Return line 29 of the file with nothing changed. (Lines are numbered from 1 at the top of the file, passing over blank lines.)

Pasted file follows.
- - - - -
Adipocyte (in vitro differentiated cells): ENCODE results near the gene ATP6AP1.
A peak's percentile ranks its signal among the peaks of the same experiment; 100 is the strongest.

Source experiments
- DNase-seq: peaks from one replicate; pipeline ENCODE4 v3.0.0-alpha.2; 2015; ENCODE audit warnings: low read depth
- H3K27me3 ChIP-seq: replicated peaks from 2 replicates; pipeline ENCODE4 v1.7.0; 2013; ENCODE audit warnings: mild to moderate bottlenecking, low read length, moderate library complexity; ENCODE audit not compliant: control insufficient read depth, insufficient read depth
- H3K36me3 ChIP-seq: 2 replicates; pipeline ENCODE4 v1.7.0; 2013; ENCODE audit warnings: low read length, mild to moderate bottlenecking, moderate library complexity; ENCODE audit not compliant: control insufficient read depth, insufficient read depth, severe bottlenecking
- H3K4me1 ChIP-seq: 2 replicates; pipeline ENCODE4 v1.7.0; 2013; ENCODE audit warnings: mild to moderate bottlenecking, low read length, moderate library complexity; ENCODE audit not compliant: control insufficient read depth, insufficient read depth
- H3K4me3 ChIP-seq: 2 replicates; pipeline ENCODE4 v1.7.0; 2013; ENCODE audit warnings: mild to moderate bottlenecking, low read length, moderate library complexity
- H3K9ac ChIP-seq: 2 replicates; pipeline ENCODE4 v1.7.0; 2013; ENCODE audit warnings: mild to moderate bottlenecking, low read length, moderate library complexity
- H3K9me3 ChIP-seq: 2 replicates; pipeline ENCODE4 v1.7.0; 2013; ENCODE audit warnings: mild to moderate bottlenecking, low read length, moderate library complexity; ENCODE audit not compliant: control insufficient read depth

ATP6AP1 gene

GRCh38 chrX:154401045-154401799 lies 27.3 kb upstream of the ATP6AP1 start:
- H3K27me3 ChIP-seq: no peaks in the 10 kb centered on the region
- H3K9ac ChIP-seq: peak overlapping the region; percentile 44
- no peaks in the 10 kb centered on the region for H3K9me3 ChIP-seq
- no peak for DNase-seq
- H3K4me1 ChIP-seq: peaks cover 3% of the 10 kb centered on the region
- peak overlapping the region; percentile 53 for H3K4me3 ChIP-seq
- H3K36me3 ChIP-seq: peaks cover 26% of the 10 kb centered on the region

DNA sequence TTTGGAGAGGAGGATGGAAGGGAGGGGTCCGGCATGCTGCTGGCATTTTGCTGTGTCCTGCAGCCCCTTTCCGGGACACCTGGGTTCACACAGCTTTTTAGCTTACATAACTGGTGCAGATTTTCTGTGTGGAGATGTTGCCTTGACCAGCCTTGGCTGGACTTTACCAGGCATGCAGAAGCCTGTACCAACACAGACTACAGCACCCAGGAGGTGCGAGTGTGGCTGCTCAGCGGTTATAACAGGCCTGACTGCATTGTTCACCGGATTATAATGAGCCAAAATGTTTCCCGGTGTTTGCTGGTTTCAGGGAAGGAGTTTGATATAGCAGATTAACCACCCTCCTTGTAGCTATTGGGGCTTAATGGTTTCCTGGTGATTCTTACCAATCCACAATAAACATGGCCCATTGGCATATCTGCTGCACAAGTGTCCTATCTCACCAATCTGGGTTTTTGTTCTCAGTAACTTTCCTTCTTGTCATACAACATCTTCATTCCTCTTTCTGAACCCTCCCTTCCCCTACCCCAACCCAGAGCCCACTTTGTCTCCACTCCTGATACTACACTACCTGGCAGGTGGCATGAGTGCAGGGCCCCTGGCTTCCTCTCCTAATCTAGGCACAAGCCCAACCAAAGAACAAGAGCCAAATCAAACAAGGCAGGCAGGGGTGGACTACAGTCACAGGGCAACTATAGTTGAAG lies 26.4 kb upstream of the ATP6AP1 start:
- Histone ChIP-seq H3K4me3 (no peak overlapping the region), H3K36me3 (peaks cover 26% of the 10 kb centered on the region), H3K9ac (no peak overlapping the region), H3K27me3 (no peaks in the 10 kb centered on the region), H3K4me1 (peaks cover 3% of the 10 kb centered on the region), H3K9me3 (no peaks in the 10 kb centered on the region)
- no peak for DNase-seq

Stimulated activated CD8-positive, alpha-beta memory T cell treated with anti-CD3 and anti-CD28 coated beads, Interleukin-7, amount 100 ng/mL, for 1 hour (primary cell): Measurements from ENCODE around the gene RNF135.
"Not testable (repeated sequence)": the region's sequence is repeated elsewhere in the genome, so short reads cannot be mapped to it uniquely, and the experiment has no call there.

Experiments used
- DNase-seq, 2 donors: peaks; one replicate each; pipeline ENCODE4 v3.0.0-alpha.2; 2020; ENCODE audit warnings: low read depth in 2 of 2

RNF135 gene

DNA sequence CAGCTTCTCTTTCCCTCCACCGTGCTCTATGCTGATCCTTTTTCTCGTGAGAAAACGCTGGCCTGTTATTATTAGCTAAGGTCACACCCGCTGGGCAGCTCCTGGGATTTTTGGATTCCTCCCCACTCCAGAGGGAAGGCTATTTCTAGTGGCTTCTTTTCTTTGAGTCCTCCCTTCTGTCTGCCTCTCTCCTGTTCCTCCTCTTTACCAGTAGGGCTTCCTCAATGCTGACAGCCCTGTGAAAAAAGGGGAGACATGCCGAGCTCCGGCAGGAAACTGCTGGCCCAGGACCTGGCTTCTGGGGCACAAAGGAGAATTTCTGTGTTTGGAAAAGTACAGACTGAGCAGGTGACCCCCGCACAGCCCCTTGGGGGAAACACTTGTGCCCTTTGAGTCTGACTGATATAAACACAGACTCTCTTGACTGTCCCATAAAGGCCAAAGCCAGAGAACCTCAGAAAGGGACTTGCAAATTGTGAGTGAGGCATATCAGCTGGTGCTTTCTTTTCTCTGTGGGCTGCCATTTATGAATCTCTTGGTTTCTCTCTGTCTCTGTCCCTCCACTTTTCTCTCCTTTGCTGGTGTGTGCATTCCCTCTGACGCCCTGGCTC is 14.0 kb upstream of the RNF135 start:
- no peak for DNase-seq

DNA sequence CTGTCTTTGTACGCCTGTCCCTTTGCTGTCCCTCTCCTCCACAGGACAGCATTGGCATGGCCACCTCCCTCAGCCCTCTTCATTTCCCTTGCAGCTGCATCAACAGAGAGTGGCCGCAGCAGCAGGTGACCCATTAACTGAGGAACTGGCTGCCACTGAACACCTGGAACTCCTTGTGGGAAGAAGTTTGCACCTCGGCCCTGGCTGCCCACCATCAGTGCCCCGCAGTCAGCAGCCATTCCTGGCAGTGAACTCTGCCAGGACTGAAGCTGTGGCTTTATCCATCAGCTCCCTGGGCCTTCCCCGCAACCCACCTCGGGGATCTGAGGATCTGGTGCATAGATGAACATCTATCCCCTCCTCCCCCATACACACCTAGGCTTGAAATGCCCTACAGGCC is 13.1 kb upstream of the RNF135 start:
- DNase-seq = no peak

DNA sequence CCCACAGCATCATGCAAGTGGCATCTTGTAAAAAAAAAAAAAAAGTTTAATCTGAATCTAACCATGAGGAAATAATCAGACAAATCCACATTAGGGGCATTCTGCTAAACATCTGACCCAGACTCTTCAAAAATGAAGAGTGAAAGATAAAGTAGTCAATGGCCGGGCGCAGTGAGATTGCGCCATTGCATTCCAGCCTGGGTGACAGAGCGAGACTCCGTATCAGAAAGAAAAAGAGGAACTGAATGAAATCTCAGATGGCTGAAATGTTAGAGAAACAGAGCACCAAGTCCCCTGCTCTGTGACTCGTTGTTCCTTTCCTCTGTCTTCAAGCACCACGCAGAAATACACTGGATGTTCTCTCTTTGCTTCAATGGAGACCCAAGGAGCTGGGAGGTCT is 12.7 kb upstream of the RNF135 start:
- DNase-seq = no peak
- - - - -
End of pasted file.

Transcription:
- no peak for DNase-seq